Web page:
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Who’s Responsible For Russia’s Invasion?

The opinions expressed by columnists are their own and do not necessarily represent the views of Townhall.com.
Alexei Druzhinin, Sputnik, Kremlin Pool Photo via AP

In preaching peace with Russia in 2016, Donald Trump puzzled many pundits.  Do bellicose hawks champion peace? 

In fact, they do – if they’re smart.  In his prime, Arnold Schwarzenegger could bench press 500 pounds, yet he didn’t saunter down streets socking people in the face.  Strong people generally feel no need to exercise their strength against others.  It’s sufficient that everyone knows they have it.


Unfortunately, American politicians are an exception to this rule.  For over a century now, they have made a habit of flexing this country’s muscles abroad and have consistently made matters worse rather than better.  Our entry into World War I, for example, led to Germany’s humiliation at Versailles, which paved the way for the rise of Hitler and the deaths of 70 million people in World War II.

In the 1950s, we backed Gamal Abder Nasar in Egypt, who thanked us by radicalizing the Arab street, which led to the overthrow of the British-backed Iraqi government in 1958 and the near extinction of Israel in 1967.

Also in the 1950s, we helped stage a coup d’état in behalf of the Shah of Iran, which helped spark the Iranian revolution in 1979.  In other words, we have the CIA to thank for the radical mullahs running Iran today. 

In the 1960s, we intervened in Vietnam and found ourselves in a quagmire that ended with 58,000 American soldiers dead and a North Vietnamese victory. 

In 2003, we invaded Iraq and returned home a decade later with that country in worse shape than when we arrived.  We lost 4,400 U.S. soldiers in the process and left behind 100,000 dead Iraqis and a political vacuum that was soon filled by ISIS and other radical elements.

In 2011, we decided to play the part of moral crusader in Libya and drove Qhadafi from power. Thanks to that move, the country fell apart, 25,000 people died in a civil war, and slave markets were reintroduced to the region.


And today, Russian missiles are raining down on Kiev thanks in great measure to our support – perhaps even facilitation – of a coup d’état against Ukraine’s democratically-elected government in 2014.  That revolt brought anti-Russian nationalists to power, sparked a civil war in Ukraine’s eastern regions with 13,000 casualties over the last eight years, and played into Putin’s worst fears of U.S. aggression toward Russia.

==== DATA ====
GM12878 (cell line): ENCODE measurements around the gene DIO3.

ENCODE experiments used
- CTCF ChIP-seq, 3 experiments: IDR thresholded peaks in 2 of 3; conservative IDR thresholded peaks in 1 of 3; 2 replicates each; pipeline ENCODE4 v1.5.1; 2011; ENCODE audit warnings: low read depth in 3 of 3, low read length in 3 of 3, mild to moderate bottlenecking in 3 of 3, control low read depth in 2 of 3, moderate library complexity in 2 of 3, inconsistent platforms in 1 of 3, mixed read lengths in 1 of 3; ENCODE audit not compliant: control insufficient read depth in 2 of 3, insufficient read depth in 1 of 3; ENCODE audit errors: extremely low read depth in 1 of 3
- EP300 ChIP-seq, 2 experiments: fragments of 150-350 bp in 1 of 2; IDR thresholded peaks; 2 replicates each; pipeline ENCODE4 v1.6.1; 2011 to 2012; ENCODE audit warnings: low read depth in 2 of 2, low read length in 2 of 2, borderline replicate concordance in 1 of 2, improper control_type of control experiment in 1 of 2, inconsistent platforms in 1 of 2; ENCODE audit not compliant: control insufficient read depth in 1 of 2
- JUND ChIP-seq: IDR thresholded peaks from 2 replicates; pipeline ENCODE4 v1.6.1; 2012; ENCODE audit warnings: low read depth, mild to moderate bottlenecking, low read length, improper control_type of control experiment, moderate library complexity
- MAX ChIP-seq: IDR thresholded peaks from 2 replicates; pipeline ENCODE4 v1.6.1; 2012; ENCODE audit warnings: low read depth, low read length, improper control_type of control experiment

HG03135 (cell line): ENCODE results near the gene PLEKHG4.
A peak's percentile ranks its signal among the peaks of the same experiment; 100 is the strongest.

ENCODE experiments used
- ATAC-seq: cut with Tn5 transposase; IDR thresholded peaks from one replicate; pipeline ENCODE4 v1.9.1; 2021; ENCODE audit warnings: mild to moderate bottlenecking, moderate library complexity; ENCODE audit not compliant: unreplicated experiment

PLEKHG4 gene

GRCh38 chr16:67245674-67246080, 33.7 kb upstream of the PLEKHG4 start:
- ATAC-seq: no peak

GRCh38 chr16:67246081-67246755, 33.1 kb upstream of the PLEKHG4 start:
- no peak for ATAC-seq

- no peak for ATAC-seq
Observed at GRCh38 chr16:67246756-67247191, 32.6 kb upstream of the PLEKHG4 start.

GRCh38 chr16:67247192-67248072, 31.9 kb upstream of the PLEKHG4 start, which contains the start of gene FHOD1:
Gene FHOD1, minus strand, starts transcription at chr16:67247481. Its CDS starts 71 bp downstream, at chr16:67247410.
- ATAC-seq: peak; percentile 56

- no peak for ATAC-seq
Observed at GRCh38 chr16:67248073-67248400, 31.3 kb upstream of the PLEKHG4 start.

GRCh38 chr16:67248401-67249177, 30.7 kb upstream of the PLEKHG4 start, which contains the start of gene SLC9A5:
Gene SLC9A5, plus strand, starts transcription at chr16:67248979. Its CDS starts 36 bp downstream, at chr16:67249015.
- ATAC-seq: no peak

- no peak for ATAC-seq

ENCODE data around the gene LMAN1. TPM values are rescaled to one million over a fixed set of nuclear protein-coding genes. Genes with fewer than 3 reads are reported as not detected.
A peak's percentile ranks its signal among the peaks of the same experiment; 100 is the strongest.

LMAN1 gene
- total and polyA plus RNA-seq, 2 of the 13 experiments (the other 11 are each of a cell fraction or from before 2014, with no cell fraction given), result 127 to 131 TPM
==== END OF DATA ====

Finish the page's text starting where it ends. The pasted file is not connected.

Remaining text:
And this, after 25 years of eastward expansion of NATO toward Russia’s border.  NATO, headed by the U.S., was of course founded to protect Western Europe from the Soviet Union, which – as a Marxist country – was ideologically committed to the destruction of capitalism around the globe.  But Russia is not the Soviet Union.  It has no desire to conquer Germany or France – let alone the United States – and nothing in its 1,000-year history suggests that it would develop such a desire.  So why does NATO exist?  Why didn’t it disband with the fall of the Soviet Union?  Why does it keep moving east? 

We can call Putin mad, but what is he to think when NATO expands to Bulgaria?  To Latvia?  To Albania?  To Slovenia?  As Russia expert Stephen Cohen told me years ago, “NATO is the world’s most powerful military alliance.  We can claim it isn’t that – that it’s just a force for democracy – but Russians don’t live in a world of fairy tales.”

Indeed, they don’t.  But we arrogantly ignore Russia’s concerns and blithely advance NATO weapon systems eastward.  How does that serve our interests?  Why are we trying to increase the chance of world conflict rather than decrease it?  And what’s the logic of driving Russia into an alliance with China, our chief enemy?


In 2016, Trump used to regularly preface his calls for peaceful relations with Russia by saying, “No one is more militaristic than me.”  I knew exactly what he meant.  I am a hawk.  When a country goes to war, I believe it should fight ferociously.  But that doesn’t mean going to war is always wise or moral.  And a superpower shouldn’t always impose its will just because it can.

In his famous farewell address, George Washington advised us to have “as little political connection as possible” with foreign nations.  We would do well to heed his words.  U.S. interference abroad has yielded numerous disasters in the past, and we are living through one right now.  It’s time to for us to practice some humility.

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